What is the difference between generative and evaluative UX research?
One of the most important parts of UX design is the research phase. If the research is done right, the rest of the project is likely to follow suit. There are many different types of research but in this short FAQ, we look at two often used.
Research makes up a large part of the UX phase of a project and depending on the goal of the research, we adopt different methods. Two commonly used types of research are generative and evaluative. Let’s have a look at what they are, why they’re useful and when we use each.
What is generative research?
Generative research seeks to understand users as humans, not simply as users of a product. It hopes to understand their daily experiences: their worries, habits, frustrations, opinions, what motivates them, what doesn’t etc; it ‘generates’ rich information about the humans using your product, unearthing the why behind their behaviours. Common generative research methods include interviews and focus groups. Generative research is also sometimes known as discovery, exploratory or foundational research.
Why is it useful?
Generative research is useful because by really understanding our users as people, we can identify true problems and pain points. From these, we can then find opportunities to innovate and improve.
When do we use generative research?
Generative research is most useful early on in a project during the discovery phase when very little is yet known about the user.
What is evaluative research?
Evaluative research is used to test an existing solution to see if it solves the problem and if it is easy and enjoyable to use. In short, it is used to assess how well something is working. Common evaluative research methods include surveys, guerrilla testing, usability testing and A/B testing.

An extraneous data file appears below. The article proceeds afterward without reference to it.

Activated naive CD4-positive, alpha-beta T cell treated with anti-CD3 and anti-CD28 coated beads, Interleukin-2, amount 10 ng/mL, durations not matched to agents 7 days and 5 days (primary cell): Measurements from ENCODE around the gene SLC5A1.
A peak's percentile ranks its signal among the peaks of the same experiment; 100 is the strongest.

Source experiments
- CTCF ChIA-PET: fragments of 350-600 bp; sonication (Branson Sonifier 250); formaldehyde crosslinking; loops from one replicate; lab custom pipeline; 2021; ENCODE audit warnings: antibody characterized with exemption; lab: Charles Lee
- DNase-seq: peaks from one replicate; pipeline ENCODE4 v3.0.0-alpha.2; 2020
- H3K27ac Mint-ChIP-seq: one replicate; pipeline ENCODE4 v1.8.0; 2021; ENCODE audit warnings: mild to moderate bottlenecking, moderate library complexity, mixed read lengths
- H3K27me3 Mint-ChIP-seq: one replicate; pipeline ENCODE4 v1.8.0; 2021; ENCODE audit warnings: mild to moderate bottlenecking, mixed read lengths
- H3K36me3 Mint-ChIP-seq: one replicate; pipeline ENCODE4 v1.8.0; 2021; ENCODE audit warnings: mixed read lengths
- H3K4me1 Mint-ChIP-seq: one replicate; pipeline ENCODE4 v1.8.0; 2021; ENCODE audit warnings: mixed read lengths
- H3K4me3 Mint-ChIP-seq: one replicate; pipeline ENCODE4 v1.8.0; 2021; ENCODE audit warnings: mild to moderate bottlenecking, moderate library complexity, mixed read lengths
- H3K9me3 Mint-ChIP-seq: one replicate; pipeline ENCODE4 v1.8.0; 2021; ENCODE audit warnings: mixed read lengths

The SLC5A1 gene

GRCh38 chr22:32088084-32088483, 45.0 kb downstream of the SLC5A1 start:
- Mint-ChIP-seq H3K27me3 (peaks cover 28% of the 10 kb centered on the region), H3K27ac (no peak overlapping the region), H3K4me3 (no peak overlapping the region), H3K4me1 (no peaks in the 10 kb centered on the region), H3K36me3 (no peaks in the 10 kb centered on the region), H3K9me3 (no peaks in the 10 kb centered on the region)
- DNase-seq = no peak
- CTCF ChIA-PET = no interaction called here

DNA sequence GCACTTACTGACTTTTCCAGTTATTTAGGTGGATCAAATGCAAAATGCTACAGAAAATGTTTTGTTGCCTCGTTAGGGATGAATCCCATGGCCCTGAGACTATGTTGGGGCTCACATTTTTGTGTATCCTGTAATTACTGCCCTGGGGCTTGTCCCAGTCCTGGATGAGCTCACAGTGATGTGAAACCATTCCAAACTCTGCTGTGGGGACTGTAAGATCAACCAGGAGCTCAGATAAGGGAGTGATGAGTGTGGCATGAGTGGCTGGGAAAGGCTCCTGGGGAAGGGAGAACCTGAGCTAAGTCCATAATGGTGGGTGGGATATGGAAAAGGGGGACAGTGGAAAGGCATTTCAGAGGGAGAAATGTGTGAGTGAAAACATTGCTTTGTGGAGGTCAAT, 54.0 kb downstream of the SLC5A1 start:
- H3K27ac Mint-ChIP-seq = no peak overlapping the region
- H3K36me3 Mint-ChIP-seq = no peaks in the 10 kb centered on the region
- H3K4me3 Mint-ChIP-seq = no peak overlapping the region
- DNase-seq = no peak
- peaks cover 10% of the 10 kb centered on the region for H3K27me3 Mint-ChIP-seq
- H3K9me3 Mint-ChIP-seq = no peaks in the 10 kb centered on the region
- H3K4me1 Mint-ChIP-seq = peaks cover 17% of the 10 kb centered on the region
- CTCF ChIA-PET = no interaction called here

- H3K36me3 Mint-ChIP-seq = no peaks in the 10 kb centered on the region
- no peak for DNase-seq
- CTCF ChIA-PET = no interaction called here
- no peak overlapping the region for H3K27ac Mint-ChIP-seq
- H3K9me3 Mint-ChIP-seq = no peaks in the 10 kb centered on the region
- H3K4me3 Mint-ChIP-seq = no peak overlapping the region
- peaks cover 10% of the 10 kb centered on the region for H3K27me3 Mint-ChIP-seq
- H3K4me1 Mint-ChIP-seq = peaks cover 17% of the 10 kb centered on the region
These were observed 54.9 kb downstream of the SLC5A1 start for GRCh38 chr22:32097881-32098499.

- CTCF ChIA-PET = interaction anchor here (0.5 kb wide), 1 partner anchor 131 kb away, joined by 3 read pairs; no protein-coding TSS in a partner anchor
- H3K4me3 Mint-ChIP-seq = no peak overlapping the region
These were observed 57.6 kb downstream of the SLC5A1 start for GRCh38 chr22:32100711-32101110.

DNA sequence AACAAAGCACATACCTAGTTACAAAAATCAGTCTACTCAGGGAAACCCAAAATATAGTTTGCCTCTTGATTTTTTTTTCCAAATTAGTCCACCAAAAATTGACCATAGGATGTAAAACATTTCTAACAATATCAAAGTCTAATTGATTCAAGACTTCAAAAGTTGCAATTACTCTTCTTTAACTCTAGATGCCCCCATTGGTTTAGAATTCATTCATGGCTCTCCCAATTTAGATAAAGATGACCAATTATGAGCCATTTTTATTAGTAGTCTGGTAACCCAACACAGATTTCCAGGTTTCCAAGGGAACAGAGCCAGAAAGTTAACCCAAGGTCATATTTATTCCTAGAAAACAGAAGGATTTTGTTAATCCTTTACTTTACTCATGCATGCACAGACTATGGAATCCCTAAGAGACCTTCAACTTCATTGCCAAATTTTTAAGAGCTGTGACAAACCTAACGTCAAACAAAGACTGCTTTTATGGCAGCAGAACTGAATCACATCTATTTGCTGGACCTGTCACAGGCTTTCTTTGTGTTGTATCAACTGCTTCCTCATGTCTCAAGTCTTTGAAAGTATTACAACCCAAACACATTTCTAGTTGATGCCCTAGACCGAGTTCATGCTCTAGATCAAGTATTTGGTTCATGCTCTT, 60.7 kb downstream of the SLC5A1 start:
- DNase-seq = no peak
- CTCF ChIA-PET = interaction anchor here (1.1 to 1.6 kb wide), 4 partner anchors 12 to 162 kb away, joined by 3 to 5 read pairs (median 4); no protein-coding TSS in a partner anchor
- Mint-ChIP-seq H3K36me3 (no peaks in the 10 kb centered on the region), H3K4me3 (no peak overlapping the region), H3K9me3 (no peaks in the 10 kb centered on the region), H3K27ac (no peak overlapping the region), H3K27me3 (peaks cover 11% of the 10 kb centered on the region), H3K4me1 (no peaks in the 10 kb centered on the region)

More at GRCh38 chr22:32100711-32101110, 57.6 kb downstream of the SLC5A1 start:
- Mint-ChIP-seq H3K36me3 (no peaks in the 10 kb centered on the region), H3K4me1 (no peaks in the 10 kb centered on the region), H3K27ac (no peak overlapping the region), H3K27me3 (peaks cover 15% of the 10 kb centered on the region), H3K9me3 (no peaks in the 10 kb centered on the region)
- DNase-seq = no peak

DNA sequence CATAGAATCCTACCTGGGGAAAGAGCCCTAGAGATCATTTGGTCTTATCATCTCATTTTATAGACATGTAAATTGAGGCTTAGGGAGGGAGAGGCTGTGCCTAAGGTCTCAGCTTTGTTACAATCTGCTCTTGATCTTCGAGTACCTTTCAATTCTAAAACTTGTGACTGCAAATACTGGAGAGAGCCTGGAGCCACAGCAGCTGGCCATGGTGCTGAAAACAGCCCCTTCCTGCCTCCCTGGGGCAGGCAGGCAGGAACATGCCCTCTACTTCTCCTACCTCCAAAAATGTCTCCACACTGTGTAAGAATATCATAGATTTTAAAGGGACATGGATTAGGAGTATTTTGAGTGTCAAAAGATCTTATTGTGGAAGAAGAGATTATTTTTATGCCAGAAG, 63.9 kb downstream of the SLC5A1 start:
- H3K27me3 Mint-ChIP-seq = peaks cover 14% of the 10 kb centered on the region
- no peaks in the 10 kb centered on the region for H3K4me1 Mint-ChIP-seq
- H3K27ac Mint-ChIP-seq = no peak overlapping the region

Why is it useful?
Evaluative research is useful because it allows us to put solutions in front of those that will be using them, early on in the process. By doing this, we ensure the solution is designed and refined to truly meet the users’ needs and expectations.
When do we use evaluative research methods?
We begin introducing evaluative research methods once we have a solution (or sometimes a number of solutions) we think might work and want to begin iterating in order to refine and improve it. We continue carrying out evaluative research throughout the iteration phase and often do a few rounds of it.
In summary, both research methods are extremely valuable and we use both extensively in the majority of our projects. While the methods have different goals and should be used at different points in the design process, one thing is true for both: they allow us to create products and solutions that people need and enjoy using.
If you’d like to talk to us about our UX process or just more generally about how we design and build digital products, get in touch.
Nicki Empson, Digital Designer, Den Creative